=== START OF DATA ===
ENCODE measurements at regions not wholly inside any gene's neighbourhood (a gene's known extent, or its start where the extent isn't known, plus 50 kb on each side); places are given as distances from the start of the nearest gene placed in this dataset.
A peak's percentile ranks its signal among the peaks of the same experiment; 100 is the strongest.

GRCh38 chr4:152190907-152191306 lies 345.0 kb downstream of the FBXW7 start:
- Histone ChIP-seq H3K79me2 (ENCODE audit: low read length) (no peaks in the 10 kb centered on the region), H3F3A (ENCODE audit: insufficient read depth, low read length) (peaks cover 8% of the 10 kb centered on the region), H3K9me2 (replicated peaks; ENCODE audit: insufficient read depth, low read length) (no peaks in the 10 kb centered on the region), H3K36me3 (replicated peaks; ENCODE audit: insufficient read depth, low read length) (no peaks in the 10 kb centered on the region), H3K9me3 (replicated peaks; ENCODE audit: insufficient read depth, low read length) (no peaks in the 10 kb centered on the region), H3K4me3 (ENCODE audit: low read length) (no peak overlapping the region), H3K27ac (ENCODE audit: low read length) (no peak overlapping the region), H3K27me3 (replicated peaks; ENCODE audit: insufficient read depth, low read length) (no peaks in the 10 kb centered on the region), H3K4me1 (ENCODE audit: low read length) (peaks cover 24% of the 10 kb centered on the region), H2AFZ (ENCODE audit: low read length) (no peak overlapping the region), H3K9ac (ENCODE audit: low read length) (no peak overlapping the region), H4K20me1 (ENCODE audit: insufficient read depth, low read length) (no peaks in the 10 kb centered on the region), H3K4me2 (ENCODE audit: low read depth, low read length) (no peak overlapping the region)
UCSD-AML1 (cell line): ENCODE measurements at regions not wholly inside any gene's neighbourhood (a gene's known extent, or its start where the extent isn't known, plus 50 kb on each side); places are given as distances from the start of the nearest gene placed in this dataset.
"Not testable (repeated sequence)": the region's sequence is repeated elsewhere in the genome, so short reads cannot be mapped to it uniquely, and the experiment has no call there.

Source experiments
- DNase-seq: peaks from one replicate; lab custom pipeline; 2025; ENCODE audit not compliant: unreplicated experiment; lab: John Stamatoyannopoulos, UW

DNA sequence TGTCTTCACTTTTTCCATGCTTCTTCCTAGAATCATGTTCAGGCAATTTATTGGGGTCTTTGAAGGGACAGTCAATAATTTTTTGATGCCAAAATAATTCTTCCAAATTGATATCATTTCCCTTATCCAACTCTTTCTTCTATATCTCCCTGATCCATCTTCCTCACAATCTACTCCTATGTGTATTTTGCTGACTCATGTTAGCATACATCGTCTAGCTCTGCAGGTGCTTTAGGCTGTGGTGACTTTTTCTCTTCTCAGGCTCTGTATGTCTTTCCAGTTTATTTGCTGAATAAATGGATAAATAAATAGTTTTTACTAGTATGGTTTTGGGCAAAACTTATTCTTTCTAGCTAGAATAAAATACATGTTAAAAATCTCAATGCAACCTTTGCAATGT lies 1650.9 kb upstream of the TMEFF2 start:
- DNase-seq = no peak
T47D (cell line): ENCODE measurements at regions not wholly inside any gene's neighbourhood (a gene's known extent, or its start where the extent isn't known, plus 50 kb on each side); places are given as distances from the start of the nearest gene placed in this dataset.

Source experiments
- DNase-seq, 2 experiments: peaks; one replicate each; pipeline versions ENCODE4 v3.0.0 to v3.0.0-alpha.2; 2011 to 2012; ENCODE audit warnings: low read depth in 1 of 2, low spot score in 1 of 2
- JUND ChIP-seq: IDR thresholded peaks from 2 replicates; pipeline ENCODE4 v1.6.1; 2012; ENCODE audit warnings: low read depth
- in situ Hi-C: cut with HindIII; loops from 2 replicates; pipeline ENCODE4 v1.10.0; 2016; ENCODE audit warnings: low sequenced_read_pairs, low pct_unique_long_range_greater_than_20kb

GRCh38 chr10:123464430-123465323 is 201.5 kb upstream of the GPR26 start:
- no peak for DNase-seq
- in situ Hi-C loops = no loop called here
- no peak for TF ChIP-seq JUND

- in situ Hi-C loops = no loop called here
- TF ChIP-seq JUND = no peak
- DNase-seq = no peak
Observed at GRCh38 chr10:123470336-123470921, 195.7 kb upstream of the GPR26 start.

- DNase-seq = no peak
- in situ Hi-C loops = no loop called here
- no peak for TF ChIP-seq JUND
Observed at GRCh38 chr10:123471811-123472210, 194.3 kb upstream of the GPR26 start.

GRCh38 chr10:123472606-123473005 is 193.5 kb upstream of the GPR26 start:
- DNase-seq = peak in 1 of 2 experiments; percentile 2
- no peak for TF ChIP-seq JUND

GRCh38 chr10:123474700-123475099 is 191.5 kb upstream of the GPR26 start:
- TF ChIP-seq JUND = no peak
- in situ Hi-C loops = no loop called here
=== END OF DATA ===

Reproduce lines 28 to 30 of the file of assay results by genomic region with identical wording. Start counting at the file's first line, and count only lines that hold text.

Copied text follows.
GRCh38 chr10:123472606-123473005 is 193.5 kb upstream of the GPR26 start:
- DNase-seq = peak in 1 of 2 experiments; percentile 2
- no peak for TF ChIP-seq JUND